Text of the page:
The same general idea persists, even with some of the most renowned spine peoples in the world: “we just need to look harder for the pain generator.” Some are under the impression that our technology just isn’t good enough to see what is really causing the low back pain. This above description is far from what you think though, good reader, especially after having gone through the previous article with a fine toothed comb. If you still need convincing, this is the article for you.

This is one of the greatest hits articles in the current #NewWaveRehab world. As it should be! This article does just about the same exact thing as the last one. It is titled Systematic Literature Review of Imaging Features of Spinal Degeneration in Asymptomatic Populations. It accumulated 33 articles reporting imaging findings for 3110 asymptomatic individuals and bunched all of that data together in one neat super article.

Also just like the last article, it has a list of things it looked for; Disc degeneration, disc signal loss, disc height loss, disc bulge, disc protrusion, annular fissures, facet degeneration and spondylolisthesis. It looked for these changes over a very wide range of ages as well. Starting with 20 years old all the way up into the 80s. The reason, in my opinion, that this is a greatest hit for our younger rehab world is that we can use data like this to educate and reassure other people in their younger decades that even though they have changes on a lumbar image that doesn’t mean that they are destined to just continue downhill from there.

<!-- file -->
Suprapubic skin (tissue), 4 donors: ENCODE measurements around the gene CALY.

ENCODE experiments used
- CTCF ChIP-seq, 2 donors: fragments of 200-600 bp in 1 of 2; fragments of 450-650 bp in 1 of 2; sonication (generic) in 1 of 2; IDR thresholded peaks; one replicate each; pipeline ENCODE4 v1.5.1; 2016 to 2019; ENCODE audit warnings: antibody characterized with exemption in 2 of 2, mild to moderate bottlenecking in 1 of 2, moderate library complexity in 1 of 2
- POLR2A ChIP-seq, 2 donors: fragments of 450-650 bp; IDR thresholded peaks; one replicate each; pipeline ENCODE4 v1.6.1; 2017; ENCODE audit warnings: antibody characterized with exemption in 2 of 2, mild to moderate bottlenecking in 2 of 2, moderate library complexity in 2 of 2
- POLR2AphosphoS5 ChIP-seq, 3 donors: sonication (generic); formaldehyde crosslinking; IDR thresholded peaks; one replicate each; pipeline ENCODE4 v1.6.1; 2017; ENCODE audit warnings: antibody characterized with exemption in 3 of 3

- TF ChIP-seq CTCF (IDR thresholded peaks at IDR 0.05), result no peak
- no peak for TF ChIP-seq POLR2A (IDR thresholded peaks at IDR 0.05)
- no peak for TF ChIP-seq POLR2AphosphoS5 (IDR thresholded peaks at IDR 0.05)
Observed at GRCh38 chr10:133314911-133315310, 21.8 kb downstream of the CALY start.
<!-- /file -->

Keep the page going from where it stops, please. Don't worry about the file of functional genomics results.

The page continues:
The authors were nice enough to put together a neat table for our eyeballs:

This is the Age specific prevalence estimates of degenerative spine imaging findings in asymptomatic patients.

 

I’ll have to email them about the whole degenerative vs age related snafu there. What a great table though. Just like the knee changes, almost everything increases with age, asymptomatically.

“Our study suggests that imaging findings of degenerative changes…are generally part of the normal aging process rather than pathologic processes requiring intervention.”

This is a very important line in our career field, as we can point to articles like this (at least figuratively point) and say look, we know that getting older is this seemingly black pit of sickness and dying, but it doesn’t have to mean that we continuously feel worse and worse as the years go by. It gives us as practitioners an opportunity to look at our patients and say “yeah, you are getting older, but we know that these changes happen without you even knowing them.”